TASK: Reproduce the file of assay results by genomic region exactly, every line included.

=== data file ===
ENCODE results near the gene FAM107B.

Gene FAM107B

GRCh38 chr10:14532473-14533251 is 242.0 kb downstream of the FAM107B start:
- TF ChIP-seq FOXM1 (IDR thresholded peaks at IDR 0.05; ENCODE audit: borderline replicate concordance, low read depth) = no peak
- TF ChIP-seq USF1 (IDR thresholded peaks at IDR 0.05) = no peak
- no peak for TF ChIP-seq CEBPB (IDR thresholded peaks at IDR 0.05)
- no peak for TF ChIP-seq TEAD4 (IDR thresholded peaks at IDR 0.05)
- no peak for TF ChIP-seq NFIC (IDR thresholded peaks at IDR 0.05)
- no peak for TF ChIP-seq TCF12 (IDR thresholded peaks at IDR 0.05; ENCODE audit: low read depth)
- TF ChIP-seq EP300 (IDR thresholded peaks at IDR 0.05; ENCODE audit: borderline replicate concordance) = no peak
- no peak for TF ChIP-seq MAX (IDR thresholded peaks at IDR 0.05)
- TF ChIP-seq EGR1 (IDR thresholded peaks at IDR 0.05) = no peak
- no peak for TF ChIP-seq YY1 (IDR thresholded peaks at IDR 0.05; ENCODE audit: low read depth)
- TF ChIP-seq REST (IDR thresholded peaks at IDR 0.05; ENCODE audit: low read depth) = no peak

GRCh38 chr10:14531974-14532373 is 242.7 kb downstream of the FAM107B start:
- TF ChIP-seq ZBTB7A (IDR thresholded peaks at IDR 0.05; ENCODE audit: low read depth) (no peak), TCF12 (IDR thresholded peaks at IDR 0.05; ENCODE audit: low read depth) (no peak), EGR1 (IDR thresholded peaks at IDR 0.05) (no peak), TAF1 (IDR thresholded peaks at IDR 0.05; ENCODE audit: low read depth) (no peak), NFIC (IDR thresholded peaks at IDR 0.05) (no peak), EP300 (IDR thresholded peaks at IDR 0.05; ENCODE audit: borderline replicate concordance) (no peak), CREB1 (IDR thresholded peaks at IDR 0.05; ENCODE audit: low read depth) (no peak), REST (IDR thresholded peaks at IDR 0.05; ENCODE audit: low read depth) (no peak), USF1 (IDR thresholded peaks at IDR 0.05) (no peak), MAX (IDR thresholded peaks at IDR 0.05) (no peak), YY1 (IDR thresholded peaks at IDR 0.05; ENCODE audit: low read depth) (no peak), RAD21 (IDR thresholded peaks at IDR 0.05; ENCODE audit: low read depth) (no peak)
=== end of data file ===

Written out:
ENCODE results near the gene FAM107B.

Gene FAM107B

GRCh38 chr10:14532473-14533251 is 242.0 kb downstream of the FAM107B start:
- TF ChIP-seq FOXM1 (IDR thresholded peaks at IDR 0.05; ENCODE audit: borderline replicate concordance, low read depth) = no peak
- TF ChIP-seq USF1 (IDR thresholded peaks at IDR 0.05) = no peak
- no peak for TF ChIP-seq CEBPB (IDR thresholded peaks at IDR 0.05)
- no peak for TF ChIP-seq TEAD4 (IDR thresholded peaks at IDR 0.05)
- no peak for TF ChIP-seq NFIC (IDR thresholded peaks at IDR 0.05)
- no peak for TF ChIP-seq TCF12 (IDR thresholded peaks at IDR 0.05; ENCODE audit: low read depth)
- TF ChIP-seq EP300 (IDR thresholded peaks at IDR 0.05; ENCODE audit: borderline replicate concordance) = no peak
- no peak for TF ChIP-seq MAX (IDR thresholded peaks at IDR 0.05)
- TF ChIP-seq EGR1 (IDR thresholded peaks at IDR 0.05) = no peak
- no peak for TF ChIP-seq YY1 (IDR thresholded peaks at IDR 0.05; ENCODE audit: low read depth)
- TF ChIP-seq REST (IDR thresholded peaks at IDR 0.05; ENCODE audit: low read depth) = no peak

GRCh38 chr10:14531974-14532373 is 242.7 kb downstream of the FAM107B start:
- TF ChIP-seq ZBTB7A (IDR thresholded peaks at IDR 0.05; ENCODE audit: low read depth) (no peak), TCF12 (IDR thresholded peaks at IDR 0.05; ENCODE audit: low read depth) (no peak), EGR1 (IDR thresholded peaks at IDR 0.05) (no peak), TAF1 (IDR thresholded peaks at IDR 0.05; ENCODE audit: low read depth) (no peak), NFIC (IDR thresholded peaks at IDR 0.05) (no peak), EP300 (IDR thresholded peaks at IDR 0.05; ENCODE audit: borderline replicate concordance) (no peak), CREB1 (IDR thresholded peaks at IDR 0.05; ENCODE audit: low read depth) (no peak), REST (IDR thresholded peaks at IDR 0.05; ENCODE audit: low read depth) (no peak), USF1 (IDR thresholded peaks at IDR 0.05) (no peak), MAX (IDR thresholded peaks at IDR 0.05) (no peak), YY1 (IDR thresholded peaks at IDR 0.05; ENCODE audit: low read depth) (no peak), RAD21 (IDR thresholded peaks at IDR 0.05; ENCODE audit: low read depth) (no peak)